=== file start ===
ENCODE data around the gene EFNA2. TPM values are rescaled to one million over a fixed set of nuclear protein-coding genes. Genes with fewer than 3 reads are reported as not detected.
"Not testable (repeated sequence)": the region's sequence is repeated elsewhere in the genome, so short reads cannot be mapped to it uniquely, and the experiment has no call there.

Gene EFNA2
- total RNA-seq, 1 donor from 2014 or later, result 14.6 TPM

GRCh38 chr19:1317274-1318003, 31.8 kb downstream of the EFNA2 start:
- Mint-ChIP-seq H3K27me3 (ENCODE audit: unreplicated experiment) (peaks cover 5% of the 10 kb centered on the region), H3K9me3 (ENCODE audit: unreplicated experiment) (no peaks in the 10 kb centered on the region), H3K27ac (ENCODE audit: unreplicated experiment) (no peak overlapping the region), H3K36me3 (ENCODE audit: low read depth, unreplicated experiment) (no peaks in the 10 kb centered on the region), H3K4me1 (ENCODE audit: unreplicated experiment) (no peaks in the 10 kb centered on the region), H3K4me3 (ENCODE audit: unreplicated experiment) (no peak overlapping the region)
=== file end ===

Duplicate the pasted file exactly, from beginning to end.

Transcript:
ENCODE data around the gene EFNA2. TPM values are rescaled to one million over a fixed set of nuclear protein-coding genes. Genes with fewer than 3 reads are reported as not detected.
"Not testable (repeated sequence)": the region's sequence is repeated elsewhere in the genome, so short reads cannot be mapped to it uniquely, and the experiment has no call there.

Gene EFNA2
- total RNA-seq, 1 donor from 2014 or later, result 14.6 TPM

GRCh38 chr19:1317274-1318003, 31.8 kb downstream of the EFNA2 start:
- Mint-ChIP-seq H3K27me3 (ENCODE audit: unreplicated experiment) (peaks cover 5% of the 10 kb centered on the region), H3K9me3 (ENCODE audit: unreplicated experiment) (no peaks in the 10 kb centered on the region), H3K27ac (ENCODE audit: unreplicated experiment) (no peak overlapping the region), H3K36me3 (ENCODE audit: low read depth, unreplicated experiment) (no peaks in the 10 kb centered on the region), H3K4me1 (ENCODE audit: unreplicated experiment) (no peaks in the 10 kb centered on the region), H3K4me3 (ENCODE audit: unreplicated experiment) (no peak overlapping the region)